In "The Ransom of Red Chief", what was Bill's greatest internal conflict?

Expert Answers
mrs-campbell eNotes educator| Certified Educator

Well, his internal conflict comes from the fact that the kid is so horrible, and he doesn't think that he's going to get the ransom money for him.  Bill states, in despair, "Ain't it awful, Sam? Do you think anybody will pay out money to get a little imp like that back home?"  When writing the ransom letter, "Bill begged me tearfully to make the ransom fifteen hundred dollars instead of two thousand."  He is honestly afraid that his parents aren't going to pay much to get the kid back.

However, this conflict for Bill might not be the one he has to suffer during every humiliating game he has to play with Red Chief.  He is humilated over and over again, but fights through that in order to achieve the prized money.  Near the end though, he lets Red Chief go and says, "I'm a grown person with masculine proclivities and habits of self-defense, but there is a time when all systems of egotism and predominance fail."  He just couldn't take it anymore; he struggled to tame  his ego, but the degradation was too much.  He loses the battle, and agrees to pay Red Chief's father to take him back.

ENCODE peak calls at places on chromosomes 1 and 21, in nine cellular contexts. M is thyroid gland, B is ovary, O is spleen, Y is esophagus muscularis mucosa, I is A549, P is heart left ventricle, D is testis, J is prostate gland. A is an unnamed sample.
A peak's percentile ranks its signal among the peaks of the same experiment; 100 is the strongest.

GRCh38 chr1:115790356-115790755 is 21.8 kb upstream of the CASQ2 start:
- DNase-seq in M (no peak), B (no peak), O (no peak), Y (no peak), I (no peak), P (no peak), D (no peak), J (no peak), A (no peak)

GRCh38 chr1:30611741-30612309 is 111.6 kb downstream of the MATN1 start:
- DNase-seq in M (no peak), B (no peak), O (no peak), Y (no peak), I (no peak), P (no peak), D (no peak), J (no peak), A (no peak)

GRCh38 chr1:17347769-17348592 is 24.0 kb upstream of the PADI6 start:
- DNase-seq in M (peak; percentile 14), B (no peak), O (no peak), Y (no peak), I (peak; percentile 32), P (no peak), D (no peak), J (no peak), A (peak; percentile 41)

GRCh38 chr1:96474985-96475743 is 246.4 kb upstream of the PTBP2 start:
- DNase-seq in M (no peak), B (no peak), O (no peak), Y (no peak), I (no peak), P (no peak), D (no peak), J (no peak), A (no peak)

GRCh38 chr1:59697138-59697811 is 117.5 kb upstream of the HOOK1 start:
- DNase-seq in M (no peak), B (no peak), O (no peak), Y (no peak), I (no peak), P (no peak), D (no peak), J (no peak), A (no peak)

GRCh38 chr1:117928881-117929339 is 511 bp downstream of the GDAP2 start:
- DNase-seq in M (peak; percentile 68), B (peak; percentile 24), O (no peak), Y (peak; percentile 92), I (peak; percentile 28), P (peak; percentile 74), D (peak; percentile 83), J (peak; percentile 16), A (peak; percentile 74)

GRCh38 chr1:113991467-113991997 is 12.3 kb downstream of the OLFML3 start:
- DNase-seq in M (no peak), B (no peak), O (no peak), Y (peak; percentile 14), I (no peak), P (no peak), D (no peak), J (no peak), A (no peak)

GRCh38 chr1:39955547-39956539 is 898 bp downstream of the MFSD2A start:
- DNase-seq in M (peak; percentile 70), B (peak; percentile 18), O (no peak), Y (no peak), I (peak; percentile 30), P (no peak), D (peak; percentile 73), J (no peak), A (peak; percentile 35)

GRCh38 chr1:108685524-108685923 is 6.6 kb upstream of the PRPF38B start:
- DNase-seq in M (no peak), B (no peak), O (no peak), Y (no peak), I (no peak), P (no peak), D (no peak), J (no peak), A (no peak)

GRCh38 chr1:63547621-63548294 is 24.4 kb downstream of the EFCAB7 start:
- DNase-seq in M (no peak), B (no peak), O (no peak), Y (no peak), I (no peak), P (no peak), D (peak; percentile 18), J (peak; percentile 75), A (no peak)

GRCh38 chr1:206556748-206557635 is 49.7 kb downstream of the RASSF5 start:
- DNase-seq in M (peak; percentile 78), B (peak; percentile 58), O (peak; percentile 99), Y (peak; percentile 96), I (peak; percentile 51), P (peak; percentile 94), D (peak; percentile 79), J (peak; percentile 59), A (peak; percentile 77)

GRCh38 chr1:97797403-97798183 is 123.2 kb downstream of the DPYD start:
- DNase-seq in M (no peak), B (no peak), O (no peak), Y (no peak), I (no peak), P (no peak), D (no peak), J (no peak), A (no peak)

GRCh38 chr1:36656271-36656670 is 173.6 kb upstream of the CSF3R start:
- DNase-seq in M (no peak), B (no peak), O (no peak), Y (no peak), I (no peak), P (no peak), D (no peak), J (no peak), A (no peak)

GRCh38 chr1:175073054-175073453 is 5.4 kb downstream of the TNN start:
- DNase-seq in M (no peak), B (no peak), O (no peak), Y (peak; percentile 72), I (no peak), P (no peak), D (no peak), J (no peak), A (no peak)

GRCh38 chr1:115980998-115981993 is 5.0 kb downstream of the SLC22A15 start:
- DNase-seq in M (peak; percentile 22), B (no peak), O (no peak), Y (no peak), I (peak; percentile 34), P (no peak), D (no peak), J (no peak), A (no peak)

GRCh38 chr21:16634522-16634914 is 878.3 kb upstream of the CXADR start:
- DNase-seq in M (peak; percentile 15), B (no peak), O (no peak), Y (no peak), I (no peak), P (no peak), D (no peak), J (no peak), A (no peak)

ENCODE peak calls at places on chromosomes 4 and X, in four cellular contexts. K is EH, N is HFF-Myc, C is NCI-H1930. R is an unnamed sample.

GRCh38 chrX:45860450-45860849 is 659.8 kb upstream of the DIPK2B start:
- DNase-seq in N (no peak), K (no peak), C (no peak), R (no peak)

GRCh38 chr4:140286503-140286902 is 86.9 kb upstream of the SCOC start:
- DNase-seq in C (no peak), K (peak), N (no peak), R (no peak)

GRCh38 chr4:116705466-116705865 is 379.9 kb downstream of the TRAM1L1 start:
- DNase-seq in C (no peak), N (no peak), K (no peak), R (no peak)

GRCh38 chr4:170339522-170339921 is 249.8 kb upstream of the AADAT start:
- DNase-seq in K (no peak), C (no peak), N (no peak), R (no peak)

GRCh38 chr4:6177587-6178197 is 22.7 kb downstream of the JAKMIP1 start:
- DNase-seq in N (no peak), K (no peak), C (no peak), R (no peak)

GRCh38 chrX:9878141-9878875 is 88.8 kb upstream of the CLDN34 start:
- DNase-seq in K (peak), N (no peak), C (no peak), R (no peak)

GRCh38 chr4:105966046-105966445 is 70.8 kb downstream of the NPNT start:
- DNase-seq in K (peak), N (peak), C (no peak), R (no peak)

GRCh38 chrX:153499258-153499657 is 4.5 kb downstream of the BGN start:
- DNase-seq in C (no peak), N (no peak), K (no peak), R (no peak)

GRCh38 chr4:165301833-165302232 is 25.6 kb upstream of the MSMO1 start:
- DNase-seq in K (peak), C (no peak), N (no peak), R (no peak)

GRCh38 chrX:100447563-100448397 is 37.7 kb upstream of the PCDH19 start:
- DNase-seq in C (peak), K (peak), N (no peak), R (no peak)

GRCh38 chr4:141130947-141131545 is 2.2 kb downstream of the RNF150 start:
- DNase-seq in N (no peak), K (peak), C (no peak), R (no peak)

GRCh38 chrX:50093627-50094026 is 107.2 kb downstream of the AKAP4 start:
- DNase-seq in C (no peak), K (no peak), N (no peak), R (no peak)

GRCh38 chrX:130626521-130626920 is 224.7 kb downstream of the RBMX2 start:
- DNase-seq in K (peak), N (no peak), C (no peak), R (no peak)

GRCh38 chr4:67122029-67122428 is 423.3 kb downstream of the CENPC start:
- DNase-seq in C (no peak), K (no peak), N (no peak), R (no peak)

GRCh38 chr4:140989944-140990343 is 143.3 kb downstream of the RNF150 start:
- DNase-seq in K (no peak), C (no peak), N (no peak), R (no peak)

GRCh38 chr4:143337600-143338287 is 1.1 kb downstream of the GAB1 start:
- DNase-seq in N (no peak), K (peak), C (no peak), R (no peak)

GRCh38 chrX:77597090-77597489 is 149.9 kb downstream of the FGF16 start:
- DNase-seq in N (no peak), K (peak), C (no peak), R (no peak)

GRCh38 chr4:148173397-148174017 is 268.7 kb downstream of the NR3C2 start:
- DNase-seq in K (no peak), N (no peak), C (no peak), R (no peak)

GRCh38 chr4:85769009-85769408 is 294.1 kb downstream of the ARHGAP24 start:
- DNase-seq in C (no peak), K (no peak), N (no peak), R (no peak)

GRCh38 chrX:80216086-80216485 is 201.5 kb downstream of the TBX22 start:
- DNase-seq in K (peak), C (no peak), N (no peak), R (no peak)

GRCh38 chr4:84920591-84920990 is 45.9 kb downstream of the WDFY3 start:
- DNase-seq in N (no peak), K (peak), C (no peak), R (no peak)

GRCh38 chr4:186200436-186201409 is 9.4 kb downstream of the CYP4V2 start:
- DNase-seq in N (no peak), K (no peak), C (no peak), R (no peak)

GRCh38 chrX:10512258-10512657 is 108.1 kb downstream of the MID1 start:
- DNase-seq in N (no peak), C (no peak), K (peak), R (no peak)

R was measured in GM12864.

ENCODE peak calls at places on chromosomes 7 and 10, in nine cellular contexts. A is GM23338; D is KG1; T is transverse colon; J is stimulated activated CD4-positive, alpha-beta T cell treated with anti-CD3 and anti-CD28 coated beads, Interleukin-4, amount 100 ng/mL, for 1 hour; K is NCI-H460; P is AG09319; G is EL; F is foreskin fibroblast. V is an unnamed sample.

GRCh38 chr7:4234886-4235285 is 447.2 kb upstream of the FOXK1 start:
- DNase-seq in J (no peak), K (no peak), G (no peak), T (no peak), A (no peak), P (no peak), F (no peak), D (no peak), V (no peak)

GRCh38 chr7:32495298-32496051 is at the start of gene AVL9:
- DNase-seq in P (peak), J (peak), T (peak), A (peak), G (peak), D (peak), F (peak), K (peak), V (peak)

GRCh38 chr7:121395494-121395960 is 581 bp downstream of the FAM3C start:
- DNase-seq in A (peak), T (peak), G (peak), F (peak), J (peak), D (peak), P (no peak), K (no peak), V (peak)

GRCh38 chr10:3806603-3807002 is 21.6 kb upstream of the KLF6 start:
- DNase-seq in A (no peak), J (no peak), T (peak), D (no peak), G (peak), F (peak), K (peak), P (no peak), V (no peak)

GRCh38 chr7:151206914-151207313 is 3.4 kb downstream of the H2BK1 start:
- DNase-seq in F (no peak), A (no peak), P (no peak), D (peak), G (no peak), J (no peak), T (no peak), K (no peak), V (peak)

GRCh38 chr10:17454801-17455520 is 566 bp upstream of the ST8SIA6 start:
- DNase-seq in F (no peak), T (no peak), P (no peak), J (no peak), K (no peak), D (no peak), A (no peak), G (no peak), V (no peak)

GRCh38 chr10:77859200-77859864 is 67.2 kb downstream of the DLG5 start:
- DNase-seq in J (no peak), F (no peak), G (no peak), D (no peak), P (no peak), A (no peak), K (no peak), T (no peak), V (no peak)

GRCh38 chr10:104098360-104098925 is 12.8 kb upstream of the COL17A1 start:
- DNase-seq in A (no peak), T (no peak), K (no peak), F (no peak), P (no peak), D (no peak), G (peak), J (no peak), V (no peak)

lwr | Student

My resource gives me a choice of 1) whether or not to be part of kidnapping, 2) whether or not to let Red Chief escape, 3) whether or not to force the hostage to go home, or 4) whether or not to let Red Chief ride him as a horse.  Personally I much prefer another response, but, given these, I need to make an informed choice and am currentlly unable to reconcile my thoughts with either of them.  Help

Read the study guide:
The Ransom of Red Chief

Access hundreds of thousands of answers with a free trial.

Start Free Trial
Ask a Question